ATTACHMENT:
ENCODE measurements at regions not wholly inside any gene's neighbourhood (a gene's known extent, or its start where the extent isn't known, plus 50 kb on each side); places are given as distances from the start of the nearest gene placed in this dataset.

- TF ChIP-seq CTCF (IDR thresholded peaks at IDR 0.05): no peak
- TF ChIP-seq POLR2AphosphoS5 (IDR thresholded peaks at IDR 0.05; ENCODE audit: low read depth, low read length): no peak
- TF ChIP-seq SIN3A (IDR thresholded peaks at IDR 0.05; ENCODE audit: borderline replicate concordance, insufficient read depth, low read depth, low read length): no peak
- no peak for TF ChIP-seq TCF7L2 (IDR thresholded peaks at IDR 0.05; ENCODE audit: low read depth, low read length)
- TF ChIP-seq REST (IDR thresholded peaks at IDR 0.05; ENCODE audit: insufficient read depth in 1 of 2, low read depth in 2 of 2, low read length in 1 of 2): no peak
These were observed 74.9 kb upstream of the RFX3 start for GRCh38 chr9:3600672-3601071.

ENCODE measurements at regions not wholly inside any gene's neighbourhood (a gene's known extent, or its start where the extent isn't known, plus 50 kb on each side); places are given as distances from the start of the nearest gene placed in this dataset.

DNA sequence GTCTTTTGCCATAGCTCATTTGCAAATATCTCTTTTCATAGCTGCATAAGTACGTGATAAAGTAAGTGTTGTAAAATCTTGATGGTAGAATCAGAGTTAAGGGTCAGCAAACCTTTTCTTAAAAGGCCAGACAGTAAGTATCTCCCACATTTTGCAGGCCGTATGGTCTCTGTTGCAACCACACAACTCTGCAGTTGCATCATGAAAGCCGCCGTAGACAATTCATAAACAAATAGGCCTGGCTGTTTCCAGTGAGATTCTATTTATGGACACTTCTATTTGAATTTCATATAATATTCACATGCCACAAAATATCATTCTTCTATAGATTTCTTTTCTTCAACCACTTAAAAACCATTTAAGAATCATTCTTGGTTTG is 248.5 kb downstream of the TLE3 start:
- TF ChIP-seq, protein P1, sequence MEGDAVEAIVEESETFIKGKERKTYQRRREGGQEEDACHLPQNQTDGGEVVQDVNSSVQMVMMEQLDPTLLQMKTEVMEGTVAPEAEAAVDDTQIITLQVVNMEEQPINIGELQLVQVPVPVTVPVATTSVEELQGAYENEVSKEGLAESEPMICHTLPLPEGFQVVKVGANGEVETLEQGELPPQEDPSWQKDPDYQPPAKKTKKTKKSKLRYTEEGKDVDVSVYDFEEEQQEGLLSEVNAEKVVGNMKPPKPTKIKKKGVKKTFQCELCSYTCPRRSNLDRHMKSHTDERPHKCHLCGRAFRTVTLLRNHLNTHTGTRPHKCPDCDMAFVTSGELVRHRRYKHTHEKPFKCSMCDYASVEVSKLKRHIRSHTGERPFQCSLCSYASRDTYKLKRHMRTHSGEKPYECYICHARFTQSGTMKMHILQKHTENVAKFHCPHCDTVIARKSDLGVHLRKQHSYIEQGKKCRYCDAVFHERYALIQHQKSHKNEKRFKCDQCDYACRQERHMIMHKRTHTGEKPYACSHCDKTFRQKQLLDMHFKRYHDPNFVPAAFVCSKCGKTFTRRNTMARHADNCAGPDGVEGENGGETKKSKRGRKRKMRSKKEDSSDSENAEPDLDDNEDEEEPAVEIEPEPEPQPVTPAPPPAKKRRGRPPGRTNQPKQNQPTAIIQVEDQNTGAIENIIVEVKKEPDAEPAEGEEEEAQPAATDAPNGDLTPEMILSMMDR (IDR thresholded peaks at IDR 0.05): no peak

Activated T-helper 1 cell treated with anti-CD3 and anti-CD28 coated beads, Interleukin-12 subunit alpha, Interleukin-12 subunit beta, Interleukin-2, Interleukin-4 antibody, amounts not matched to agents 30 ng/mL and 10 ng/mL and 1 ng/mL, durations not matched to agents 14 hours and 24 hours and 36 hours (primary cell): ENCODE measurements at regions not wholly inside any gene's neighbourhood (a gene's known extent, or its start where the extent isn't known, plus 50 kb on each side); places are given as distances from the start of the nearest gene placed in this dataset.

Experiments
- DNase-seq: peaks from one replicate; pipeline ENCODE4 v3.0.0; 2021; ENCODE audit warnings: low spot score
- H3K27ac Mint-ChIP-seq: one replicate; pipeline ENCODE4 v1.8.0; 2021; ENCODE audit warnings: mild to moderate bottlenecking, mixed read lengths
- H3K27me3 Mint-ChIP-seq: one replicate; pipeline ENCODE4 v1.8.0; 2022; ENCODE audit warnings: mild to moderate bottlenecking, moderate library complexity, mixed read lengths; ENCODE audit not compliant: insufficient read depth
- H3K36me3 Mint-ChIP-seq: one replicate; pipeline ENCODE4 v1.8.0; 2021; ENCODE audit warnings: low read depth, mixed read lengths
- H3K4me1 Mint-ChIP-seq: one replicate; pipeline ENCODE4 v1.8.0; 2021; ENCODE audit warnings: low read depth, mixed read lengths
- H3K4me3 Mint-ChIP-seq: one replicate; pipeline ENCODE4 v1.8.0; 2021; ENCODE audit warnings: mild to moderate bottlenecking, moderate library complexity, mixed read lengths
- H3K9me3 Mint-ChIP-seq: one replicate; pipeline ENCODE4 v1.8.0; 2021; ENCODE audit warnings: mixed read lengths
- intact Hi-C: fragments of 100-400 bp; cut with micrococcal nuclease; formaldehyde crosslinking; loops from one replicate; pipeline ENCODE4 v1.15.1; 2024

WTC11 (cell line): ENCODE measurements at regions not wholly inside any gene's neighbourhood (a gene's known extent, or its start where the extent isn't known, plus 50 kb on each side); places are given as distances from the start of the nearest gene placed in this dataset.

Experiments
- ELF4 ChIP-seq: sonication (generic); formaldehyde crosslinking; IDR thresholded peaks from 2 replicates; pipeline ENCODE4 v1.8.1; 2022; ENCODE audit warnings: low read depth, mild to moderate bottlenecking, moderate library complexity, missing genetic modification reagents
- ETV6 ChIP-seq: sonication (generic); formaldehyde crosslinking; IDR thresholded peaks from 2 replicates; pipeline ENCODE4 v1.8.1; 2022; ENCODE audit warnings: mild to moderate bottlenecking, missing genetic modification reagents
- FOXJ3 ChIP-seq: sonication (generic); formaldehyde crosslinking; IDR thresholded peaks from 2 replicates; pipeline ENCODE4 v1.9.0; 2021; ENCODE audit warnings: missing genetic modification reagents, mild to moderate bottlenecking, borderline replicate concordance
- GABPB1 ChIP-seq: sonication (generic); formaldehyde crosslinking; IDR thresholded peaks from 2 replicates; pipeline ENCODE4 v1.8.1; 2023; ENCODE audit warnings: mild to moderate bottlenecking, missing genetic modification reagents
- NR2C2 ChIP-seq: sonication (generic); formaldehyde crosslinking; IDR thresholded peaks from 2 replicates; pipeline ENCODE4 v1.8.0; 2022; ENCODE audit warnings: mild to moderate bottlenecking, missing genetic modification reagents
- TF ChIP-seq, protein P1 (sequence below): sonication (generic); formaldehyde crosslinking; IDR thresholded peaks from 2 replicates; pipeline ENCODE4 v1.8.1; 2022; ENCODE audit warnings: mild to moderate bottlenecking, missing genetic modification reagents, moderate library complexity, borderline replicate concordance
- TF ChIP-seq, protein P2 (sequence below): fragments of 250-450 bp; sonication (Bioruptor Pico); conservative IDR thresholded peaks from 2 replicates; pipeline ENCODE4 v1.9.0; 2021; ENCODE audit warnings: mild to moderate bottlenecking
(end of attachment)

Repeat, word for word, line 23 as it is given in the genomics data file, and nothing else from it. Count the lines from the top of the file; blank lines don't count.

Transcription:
- ELF4 ChIP-seq: sonication (generic); formaldehyde crosslinking; IDR thresholded peaks from 2 replicates; pipeline ENCODE4 v1.8.1; 2022; ENCODE audit warnings: low read depth, mild to moderate bottlenecking, moderate library complexity, missing genetic modification reagents